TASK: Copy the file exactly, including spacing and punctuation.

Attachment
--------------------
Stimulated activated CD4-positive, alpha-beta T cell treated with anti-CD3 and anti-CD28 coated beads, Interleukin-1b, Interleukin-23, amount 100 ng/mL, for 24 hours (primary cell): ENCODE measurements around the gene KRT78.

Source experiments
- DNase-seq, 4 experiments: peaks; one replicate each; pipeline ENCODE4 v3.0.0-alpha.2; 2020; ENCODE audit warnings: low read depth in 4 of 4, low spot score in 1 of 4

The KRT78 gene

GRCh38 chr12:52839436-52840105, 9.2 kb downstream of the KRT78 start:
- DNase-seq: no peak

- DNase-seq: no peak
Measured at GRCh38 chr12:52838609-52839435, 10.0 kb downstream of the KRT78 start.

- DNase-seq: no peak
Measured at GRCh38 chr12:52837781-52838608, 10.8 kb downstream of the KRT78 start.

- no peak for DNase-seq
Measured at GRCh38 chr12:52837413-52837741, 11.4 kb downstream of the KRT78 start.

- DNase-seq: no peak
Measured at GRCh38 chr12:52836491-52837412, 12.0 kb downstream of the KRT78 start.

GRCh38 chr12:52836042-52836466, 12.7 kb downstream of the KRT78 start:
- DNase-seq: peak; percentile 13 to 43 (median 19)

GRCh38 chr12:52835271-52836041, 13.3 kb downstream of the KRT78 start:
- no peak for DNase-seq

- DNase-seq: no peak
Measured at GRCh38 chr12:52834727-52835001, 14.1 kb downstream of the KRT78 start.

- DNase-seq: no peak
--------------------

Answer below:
Stimulated activated CD4-positive, alpha-beta T cell treated with anti-CD3 and anti-CD28 coated beads, Interleukin-1b, Interleukin-23, amount 100 ng/mL, for 24 hours (primary cell): ENCODE measurements around the gene KRT78.

Source experiments
- DNase-seq, 4 experiments: peaks; one replicate each; pipeline ENCODE4 v3.0.0-alpha.2; 2020; ENCODE audit warnings: low read depth in 4 of 4, low spot score in 1 of 4

The KRT78 gene

GRCh38 chr12:52839436-52840105, 9.2 kb downstream of the KRT78 start:
- DNase-seq: no peak

- DNase-seq: no peak
Measured at GRCh38 chr12:52838609-52839435, 10.0 kb downstream of the KRT78 start.

- DNase-seq: no peak
Measured at GRCh38 chr12:52837781-52838608, 10.8 kb downstream of the KRT78 start.

- no peak for DNase-seq
Measured at GRCh38 chr12:52837413-52837741, 11.4 kb downstream of the KRT78 start.

- DNase-seq: no peak
Measured at GRCh38 chr12:52836491-52837412, 12.0 kb downstream of the KRT78 start.

GRCh38 chr12:52836042-52836466, 12.7 kb downstream of the KRT78 start:
- DNase-seq: peak; percentile 13 to 43 (median 19)

GRCh38 chr12:52835271-52836041, 13.3 kb downstream of the KRT78 start:
- no peak for DNase-seq

- DNase-seq: no peak
Measured at GRCh38 chr12:52834727-52835001, 14.1 kb downstream of the KRT78 start.

- DNase-seq: no peak